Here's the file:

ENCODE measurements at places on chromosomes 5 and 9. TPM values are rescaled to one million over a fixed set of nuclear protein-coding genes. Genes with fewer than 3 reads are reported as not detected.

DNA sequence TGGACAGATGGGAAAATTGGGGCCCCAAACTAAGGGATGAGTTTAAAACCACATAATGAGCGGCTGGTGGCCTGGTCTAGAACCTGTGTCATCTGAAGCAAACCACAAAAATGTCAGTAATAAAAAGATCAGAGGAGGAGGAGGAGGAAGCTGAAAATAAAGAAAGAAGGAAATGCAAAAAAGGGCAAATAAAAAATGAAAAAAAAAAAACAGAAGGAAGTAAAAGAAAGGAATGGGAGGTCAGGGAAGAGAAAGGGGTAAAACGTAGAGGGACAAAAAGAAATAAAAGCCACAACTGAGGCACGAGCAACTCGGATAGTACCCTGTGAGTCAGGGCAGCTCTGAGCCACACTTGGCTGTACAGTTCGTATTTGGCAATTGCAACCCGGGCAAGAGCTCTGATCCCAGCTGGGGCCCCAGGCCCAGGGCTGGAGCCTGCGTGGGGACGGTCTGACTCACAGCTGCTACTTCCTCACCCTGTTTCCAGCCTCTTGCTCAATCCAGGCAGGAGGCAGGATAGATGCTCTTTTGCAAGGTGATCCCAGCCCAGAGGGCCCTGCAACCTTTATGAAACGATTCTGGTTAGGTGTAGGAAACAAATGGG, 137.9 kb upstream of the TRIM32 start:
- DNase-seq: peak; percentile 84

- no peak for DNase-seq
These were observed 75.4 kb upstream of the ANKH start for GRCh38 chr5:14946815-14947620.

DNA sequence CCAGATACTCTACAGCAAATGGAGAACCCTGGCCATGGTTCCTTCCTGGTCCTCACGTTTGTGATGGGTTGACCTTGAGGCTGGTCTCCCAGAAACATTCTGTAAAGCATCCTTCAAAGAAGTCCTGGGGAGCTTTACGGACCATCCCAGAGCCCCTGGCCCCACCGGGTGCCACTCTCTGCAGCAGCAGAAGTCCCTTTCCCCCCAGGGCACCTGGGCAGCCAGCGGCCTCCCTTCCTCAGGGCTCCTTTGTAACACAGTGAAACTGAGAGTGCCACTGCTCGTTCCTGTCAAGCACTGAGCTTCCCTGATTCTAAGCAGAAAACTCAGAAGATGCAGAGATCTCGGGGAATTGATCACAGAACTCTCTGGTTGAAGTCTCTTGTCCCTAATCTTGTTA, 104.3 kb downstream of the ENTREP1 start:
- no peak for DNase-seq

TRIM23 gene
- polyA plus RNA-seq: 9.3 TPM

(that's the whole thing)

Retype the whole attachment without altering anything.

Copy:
ENCODE measurements at places on chromosomes 5 and 9. TPM values are rescaled to one million over a fixed set of nuclear protein-coding genes. Genes with fewer than 3 reads are reported as not detected.

DNA sequence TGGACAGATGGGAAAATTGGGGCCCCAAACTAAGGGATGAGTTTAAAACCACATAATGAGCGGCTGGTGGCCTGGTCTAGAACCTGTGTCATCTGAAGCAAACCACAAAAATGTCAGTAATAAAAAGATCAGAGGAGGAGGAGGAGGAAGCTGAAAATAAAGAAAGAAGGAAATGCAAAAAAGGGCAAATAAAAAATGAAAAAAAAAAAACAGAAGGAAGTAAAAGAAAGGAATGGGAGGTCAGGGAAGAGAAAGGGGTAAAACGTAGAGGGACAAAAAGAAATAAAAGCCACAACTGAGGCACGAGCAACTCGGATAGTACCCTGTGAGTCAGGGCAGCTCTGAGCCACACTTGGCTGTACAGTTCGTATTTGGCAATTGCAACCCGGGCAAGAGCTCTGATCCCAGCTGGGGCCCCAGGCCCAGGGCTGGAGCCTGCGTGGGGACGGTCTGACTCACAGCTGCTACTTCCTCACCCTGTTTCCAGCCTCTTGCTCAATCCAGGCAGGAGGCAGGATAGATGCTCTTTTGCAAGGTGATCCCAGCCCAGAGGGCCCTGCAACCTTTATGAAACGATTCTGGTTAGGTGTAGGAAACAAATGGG, 137.9 kb upstream of the TRIM32 start:
- DNase-seq: peak; percentile 84

- no peak for DNase-seq
These were observed 75.4 kb upstream of the ANKH start for GRCh38 chr5:14946815-14947620.

DNA sequence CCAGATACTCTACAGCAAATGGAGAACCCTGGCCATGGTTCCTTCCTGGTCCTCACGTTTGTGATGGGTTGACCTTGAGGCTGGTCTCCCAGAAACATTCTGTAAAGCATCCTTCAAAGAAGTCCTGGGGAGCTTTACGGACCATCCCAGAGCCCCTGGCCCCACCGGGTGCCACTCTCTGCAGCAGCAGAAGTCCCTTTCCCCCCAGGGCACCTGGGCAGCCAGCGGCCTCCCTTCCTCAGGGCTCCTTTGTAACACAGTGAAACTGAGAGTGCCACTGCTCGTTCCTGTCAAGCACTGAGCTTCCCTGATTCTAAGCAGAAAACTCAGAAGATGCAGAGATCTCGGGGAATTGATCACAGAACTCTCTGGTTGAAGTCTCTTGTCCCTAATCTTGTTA, 104.3 kb downstream of the ENTREP1 start:
- no peak for DNase-seq

TRIM23 gene
- polyA plus RNA-seq: 9.3 TPM